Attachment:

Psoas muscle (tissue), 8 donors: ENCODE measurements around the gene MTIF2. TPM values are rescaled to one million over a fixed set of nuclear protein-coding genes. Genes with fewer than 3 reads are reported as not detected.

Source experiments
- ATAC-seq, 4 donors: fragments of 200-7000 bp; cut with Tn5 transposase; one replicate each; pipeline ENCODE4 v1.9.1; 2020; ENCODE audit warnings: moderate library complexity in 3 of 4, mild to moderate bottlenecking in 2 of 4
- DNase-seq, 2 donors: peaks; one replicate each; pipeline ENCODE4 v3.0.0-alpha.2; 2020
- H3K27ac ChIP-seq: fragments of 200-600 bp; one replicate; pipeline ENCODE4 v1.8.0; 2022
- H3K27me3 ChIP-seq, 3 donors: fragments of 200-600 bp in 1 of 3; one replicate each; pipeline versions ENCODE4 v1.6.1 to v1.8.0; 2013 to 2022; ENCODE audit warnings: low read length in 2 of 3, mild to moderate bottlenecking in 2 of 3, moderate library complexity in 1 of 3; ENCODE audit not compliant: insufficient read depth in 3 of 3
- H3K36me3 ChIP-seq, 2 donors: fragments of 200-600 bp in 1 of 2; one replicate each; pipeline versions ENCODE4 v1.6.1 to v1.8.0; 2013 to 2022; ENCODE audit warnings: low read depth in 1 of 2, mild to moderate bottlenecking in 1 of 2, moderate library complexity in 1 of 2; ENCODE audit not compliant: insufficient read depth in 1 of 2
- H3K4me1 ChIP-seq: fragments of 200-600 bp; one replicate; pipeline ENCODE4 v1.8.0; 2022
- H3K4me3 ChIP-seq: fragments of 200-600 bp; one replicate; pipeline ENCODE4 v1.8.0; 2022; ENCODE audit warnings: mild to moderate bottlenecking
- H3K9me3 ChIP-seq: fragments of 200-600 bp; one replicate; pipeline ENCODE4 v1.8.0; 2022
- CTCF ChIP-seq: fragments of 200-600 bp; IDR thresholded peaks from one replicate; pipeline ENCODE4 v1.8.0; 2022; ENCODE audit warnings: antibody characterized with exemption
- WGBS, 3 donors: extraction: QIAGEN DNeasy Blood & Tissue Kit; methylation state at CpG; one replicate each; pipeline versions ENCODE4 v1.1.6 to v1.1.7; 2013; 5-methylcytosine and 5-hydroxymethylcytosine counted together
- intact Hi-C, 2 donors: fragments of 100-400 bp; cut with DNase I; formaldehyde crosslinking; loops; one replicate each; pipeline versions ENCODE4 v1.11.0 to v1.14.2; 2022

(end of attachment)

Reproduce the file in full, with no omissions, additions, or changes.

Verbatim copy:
Psoas muscle (tissue), 8 donors: ENCODE measurements around the gene MTIF2. TPM values are rescaled to one million over a fixed set of nuclear protein-coding genes. Genes with fewer than 3 reads are reported as not detected.

Source experiments
- ATAC-seq, 4 donors: fragments of 200-7000 bp; cut with Tn5 transposase; one replicate each; pipeline ENCODE4 v1.9.1; 2020; ENCODE audit warnings: moderate library complexity in 3 of 4, mild to moderate bottlenecking in 2 of 4
- DNase-seq, 2 donors: peaks; one replicate each; pipeline ENCODE4 v3.0.0-alpha.2; 2020
- H3K27ac ChIP-seq: fragments of 200-600 bp; one replicate; pipeline ENCODE4 v1.8.0; 2022
- H3K27me3 ChIP-seq, 3 donors: fragments of 200-600 bp in 1 of 3; one replicate each; pipeline versions ENCODE4 v1.6.1 to v1.8.0; 2013 to 2022; ENCODE audit warnings: low read length in 2 of 3, mild to moderate bottlenecking in 2 of 3, moderate library complexity in 1 of 3; ENCODE audit not compliant: insufficient read depth in 3 of 3
- H3K36me3 ChIP-seq, 2 donors: fragments of 200-600 bp in 1 of 2; one replicate each; pipeline versions ENCODE4 v1.6.1 to v1.8.0; 2013 to 2022; ENCODE audit warnings: low read depth in 1 of 2, mild to moderate bottlenecking in 1 of 2, moderate library complexity in 1 of 2; ENCODE audit not compliant: insufficient read depth in 1 of 2
- H3K4me1 ChIP-seq: fragments of 200-600 bp; one replicate; pipeline ENCODE4 v1.8.0; 2022
- H3K4me3 ChIP-seq: fragments of 200-600 bp; one replicate; pipeline ENCODE4 v1.8.0; 2022; ENCODE audit warnings: mild to moderate bottlenecking
- H3K9me3 ChIP-seq: fragments of 200-600 bp; one replicate; pipeline ENCODE4 v1.8.0; 2022
- CTCF ChIP-seq: fragments of 200-600 bp; IDR thresholded peaks from one replicate; pipeline ENCODE4 v1.8.0; 2022; ENCODE audit warnings: antibody characterized with exemption
- WGBS, 3 donors: extraction: QIAGEN DNeasy Blood & Tissue Kit; methylation state at CpG; one replicate each; pipeline versions ENCODE4 v1.1.6 to v1.1.7; 2013; 5-methylcytosine and 5-hydroxymethylcytosine counted together
- intact Hi-C, 2 donors: fragments of 100-400 bp; cut with DNase I; formaldehyde crosslinking; loops; one replicate each; pipeline versions ENCODE4 v1.11.0 to v1.14.2; 2022